Social Art Practice
A War-Like People: Victims or Perpetrators?
An Invitational Group Exhibition
Monorchid Gallery, Phoenix
This earth & fired clay installation explores and re-examines the value & power of taking pledges. I have been asking fundamental questions about our American Pledge of Allegiance. As I dissect each word, themes of isolation and superiority emerge and I find much to ponder. Who are we pledging our allegiance to? Is the current pledge pertinent to our times – to our growth not only as a nation but as a member of a global society? Today the world is interconnected. We have responsibilities to one another and the environment. Over 150 ceramic hands (the stripes) & round tile (the stars) with images & words, contextualize visionary thoughts. When placed over our hearts, can these hands represent a renewed commitment to a social and cultural inclusiveness?
"I (We) Pledge Allegiance to the World, and to all Sentient Beings within…and to the Planet, for which We Share, One Vision, Interconnected, with Dignity, Shelter, Food and a Sustainable World Community for All."
Guantanamo PUblic Memory Project
Burton Barr Public Library
Artist Joan Baron, as Scribe creating ceramic memory shards as an interactive public installation.
“The responsibility of the scribe is to record people’s emotions, people’s questions, and people’s concerns.”In addition to working with Phoenix Public Library to host this traveling exhibit & produce a great schedule of public events, the team at Arizona State University also partnered with local artist Joan Baron.
“I was very excited about the opportunity to look at using art to communicate really important issues of our times, and to encourage conversation, debate, & seeking solutions.”
For the installation, Baron has been inscribing words & fragments of text that represent the many voices of the national dialogue that our exhibit has been fostering.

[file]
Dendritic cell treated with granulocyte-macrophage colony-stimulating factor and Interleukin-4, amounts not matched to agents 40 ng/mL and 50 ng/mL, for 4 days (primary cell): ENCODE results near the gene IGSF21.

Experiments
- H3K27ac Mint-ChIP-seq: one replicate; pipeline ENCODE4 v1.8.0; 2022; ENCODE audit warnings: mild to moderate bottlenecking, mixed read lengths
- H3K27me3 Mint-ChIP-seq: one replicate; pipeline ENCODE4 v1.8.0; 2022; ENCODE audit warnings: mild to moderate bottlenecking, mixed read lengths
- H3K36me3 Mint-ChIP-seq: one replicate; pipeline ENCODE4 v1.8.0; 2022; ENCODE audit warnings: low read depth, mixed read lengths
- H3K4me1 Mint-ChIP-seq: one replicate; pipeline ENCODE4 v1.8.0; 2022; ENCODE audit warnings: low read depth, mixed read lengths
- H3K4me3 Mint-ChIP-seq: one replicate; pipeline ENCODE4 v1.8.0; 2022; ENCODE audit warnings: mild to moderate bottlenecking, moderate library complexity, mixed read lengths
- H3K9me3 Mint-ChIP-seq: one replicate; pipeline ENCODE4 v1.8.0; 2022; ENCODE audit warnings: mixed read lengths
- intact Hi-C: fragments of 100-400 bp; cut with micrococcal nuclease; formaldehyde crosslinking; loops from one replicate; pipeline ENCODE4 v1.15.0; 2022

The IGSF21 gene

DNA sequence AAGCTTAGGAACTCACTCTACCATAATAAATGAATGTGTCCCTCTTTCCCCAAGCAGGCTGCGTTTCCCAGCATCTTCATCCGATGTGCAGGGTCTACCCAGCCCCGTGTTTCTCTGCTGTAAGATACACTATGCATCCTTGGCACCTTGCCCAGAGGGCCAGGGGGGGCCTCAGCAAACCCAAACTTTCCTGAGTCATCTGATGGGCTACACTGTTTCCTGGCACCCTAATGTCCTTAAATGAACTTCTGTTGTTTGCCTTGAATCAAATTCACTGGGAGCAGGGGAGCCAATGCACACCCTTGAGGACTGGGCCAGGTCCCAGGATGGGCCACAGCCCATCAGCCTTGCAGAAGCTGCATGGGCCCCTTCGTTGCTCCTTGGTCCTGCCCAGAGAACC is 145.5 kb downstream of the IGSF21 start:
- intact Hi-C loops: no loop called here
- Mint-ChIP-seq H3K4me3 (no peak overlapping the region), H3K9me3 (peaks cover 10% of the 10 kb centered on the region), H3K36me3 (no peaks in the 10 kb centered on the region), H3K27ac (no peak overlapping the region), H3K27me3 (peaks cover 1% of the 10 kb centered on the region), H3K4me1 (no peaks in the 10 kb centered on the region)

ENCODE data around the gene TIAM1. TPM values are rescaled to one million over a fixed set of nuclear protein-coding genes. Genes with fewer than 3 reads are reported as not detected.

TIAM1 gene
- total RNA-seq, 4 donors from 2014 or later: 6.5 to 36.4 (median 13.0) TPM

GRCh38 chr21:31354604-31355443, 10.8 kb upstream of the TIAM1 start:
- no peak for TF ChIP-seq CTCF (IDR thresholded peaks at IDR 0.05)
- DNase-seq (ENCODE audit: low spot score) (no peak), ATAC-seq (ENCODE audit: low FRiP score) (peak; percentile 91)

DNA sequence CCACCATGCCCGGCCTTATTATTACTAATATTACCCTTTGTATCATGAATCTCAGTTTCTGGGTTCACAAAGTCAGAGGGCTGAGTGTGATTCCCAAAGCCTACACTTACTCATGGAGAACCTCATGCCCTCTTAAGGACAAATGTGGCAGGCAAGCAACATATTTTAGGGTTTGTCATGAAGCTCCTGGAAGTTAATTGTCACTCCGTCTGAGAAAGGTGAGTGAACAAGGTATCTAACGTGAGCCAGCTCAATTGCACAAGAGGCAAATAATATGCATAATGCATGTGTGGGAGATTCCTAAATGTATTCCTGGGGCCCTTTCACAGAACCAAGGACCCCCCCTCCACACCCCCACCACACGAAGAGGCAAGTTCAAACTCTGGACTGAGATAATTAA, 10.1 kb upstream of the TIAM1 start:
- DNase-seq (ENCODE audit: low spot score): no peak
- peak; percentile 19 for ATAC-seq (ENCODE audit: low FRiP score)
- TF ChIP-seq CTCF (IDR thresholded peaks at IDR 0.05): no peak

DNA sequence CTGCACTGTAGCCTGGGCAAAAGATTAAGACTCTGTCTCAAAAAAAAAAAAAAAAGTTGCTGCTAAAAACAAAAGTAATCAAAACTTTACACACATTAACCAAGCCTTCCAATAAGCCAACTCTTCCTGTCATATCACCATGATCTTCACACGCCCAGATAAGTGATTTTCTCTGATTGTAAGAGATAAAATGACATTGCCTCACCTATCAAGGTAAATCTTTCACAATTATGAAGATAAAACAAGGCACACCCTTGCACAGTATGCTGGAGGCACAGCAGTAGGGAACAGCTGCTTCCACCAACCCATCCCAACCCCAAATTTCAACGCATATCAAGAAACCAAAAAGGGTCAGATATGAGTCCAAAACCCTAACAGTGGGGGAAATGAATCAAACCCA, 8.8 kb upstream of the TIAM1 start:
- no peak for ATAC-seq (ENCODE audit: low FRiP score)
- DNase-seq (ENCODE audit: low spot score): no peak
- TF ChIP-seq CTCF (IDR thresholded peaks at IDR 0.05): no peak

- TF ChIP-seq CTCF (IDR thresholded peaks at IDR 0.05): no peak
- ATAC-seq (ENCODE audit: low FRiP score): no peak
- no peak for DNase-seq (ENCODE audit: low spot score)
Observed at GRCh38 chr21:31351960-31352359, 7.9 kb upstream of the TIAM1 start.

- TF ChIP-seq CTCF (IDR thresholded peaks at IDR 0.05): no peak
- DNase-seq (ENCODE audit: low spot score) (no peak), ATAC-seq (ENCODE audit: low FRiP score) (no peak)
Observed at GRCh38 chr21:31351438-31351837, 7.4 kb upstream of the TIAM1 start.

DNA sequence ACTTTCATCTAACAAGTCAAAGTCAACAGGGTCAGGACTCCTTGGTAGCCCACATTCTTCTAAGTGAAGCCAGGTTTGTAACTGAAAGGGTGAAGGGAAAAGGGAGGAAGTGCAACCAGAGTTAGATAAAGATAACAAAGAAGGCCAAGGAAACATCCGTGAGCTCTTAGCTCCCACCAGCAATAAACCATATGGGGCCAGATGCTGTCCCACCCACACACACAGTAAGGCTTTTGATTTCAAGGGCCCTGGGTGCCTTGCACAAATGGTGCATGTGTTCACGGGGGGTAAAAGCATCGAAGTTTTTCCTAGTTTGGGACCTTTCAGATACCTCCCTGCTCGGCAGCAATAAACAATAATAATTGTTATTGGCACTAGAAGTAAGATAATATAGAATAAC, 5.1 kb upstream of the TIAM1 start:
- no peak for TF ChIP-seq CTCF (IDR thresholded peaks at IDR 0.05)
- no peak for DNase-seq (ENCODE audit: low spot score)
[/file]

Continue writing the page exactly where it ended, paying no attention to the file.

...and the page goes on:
“Through the course of listening to hundreds of interviews and tapings, and reading newspaper reports… I just became deeper & deeper involved.”
Planned Parenthood Fundraiser
Joan created an insiprational piece to share with the next generation of "Nasty Women". Her collage showcases female leaders & inovaters; Jane Goodall, Michelle Obama, Katherine Johnson, Maya Angelo, Eleanor Roosevelt, Peona Chodron, Erma Pound, Marina Abromovic & Nelle Harper Lee.
More clay less PLastic
Change In Your Hand 2
Traveling Show - Maniago, Italy
"Quintetto per Sorseggiare"
The more I have learned about the damaging effects of plastic to our environment & ocean life, the more I find a deeper responsibility as an artist & urban horticulturist to create clay vessels for preparing & serving food. I build color & texture into my forms using multiple colored clays. Soda firing & wood firing deliver the rich surfaces to each piece. “Eating real food from real bowls” is my mantra. It addresses the importance of connecting to real people within a dynamic ecosystem… it’s about speaking to a reverence for this planet through the art making process.
“Quintetto per Sorseggiare (Quintet for Sipping)” speaks to the value in conversation, about thoughtful & contemplative wisdom as we sip slowly & intentionally together.
“Canyon Bowl” speaks to the beauty & timelessness of the Grand Canyon in particular. I have hiked there many times. To eat from a bowl carrying this energy is a reminder that we are stewards of this earth & polluting it is destructive.
“Abstract Bowl” speaks to the imperfect. There is no perfect, easy answer to our problems of plastic pollution. Clay bowls are purposeful because they offer a sustainable, user-friendly way for each individual to personally select their bowl. This very gesture empowers us. We instantly become part of the solution & we gain something beautiful & meaningful in the process.
Feast on the Street
Feast on the Street brings our community and friends together around a half-mile long dining table in downtown Phoenix, transforming First Street into a pedestrian promenade in celebration of food and art in the desert. This free public event is a community project initiated by the ASU Art Museum and the Desert Initiative. Joan Baron created over 300 place setting, each including a hand-made ceramic bowl filled with creosote & a place mat with information about edible desert plants.